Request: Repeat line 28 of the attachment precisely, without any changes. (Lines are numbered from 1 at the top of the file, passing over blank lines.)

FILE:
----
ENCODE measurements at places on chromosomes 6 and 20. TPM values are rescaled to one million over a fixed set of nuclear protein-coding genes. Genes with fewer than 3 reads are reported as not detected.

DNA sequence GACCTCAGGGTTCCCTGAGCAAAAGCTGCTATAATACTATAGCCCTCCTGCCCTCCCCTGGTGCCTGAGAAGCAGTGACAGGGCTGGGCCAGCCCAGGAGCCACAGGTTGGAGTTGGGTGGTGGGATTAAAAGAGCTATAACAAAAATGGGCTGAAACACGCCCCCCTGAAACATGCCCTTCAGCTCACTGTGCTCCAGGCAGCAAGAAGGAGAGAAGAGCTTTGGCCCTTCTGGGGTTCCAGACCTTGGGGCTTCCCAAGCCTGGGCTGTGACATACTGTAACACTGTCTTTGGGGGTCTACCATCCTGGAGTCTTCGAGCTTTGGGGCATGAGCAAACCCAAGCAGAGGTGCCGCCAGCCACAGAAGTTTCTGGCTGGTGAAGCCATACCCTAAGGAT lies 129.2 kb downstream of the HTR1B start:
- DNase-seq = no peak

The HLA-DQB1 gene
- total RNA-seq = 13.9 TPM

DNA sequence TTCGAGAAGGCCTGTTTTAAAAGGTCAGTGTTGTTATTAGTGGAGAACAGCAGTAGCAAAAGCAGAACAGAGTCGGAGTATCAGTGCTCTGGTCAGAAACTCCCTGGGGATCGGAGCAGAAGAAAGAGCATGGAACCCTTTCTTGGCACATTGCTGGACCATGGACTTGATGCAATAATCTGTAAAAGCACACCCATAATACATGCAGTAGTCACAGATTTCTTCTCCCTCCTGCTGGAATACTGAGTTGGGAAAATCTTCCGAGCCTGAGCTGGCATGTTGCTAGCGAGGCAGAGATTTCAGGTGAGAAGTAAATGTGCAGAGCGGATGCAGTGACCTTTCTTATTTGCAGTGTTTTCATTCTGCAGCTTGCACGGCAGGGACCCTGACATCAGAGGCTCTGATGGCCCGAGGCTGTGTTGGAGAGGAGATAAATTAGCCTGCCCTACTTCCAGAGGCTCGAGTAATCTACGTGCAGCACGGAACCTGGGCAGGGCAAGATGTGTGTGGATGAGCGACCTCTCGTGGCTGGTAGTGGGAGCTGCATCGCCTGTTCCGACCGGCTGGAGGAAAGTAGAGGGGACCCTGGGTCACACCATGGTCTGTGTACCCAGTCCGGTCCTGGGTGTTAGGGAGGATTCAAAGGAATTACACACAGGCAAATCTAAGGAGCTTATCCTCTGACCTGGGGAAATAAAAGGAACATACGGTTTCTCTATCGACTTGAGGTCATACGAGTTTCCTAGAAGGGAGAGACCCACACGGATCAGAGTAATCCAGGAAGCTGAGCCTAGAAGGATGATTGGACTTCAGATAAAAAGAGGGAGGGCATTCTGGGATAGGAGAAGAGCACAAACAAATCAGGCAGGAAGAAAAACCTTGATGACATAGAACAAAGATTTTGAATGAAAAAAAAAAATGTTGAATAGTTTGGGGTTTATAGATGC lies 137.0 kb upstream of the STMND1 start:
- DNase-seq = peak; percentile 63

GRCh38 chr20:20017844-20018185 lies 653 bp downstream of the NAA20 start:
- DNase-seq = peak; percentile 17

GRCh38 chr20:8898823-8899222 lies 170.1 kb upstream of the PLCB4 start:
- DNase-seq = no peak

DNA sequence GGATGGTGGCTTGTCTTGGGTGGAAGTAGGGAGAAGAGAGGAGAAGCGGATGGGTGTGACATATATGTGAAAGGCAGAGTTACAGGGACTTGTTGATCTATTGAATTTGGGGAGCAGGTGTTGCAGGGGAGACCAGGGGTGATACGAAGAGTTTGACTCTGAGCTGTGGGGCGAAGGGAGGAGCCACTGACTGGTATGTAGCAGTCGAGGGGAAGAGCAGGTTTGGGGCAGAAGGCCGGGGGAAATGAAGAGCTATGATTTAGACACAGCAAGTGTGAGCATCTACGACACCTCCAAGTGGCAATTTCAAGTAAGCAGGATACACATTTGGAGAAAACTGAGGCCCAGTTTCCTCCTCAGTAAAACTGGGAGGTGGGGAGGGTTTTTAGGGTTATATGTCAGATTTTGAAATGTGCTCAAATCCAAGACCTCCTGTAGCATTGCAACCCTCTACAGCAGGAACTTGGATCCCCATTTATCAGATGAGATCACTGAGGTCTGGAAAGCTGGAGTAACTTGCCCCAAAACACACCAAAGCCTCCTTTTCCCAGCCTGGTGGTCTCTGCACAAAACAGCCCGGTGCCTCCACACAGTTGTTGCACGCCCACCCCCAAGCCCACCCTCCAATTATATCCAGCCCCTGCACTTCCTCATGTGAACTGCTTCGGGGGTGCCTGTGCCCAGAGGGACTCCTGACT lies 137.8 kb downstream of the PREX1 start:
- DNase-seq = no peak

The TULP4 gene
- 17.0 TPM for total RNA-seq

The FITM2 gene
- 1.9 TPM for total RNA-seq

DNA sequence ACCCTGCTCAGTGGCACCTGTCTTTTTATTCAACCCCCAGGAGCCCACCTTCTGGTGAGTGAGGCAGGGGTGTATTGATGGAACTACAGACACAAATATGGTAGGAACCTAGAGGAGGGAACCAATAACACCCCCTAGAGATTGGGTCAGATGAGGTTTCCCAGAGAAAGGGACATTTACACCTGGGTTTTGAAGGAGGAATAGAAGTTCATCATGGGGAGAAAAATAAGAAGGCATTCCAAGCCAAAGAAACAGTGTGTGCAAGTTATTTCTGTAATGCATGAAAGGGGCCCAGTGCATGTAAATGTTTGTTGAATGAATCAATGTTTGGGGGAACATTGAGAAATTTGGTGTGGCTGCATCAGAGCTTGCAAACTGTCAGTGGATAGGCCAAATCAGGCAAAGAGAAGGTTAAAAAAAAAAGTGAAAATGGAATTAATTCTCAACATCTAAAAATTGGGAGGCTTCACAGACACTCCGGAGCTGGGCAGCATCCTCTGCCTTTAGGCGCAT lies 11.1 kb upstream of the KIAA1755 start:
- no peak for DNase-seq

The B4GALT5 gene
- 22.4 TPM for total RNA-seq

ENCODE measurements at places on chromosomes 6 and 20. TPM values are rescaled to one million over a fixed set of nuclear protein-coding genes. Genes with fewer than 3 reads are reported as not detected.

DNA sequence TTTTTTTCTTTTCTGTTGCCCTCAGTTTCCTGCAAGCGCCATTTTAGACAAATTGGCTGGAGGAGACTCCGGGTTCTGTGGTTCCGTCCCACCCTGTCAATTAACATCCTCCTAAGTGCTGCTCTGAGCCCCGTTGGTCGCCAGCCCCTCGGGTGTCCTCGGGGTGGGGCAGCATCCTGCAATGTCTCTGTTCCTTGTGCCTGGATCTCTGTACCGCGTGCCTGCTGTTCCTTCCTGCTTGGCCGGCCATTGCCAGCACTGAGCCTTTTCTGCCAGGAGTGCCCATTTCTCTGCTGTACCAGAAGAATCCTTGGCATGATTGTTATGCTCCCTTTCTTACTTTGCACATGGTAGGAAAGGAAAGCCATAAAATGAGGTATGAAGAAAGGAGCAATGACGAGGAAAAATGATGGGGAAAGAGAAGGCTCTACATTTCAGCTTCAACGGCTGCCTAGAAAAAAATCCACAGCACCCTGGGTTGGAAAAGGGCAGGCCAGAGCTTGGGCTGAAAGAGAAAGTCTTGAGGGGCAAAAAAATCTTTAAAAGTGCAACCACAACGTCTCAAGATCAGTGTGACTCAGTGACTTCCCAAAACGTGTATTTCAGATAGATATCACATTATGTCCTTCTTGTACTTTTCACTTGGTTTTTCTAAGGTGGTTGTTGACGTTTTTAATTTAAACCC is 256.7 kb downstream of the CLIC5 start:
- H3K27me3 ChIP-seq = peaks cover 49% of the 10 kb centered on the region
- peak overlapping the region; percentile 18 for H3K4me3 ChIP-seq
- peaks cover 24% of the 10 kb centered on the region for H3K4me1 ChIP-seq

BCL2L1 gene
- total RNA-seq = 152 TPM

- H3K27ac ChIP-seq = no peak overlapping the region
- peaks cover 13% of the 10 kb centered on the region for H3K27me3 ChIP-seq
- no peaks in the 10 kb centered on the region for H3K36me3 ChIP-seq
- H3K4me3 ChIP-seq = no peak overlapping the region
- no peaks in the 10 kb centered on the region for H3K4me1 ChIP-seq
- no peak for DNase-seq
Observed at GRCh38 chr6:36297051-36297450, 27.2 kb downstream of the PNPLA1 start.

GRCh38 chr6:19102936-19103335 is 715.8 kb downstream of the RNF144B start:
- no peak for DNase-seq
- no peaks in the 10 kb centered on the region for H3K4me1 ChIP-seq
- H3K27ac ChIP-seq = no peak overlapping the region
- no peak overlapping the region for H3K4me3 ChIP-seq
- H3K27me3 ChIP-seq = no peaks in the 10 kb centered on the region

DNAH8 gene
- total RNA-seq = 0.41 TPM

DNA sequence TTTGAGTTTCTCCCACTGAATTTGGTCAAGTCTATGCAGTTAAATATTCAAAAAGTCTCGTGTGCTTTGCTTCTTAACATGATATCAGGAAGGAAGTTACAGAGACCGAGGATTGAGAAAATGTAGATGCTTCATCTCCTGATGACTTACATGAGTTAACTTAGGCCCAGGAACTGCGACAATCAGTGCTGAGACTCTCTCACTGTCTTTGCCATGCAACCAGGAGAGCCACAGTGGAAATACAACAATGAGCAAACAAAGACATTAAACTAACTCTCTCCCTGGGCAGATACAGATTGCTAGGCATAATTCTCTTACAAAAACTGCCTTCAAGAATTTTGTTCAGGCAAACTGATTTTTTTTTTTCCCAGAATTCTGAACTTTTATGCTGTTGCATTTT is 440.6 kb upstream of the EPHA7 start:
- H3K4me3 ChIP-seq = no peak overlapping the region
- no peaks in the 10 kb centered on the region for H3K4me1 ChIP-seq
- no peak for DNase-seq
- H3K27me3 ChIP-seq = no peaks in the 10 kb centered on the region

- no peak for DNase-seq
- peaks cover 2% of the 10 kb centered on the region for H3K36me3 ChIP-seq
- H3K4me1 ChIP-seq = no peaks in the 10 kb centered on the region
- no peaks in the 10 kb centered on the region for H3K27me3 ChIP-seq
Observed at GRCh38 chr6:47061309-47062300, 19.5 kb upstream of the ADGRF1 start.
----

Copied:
- total RNA-seq = 152 TPM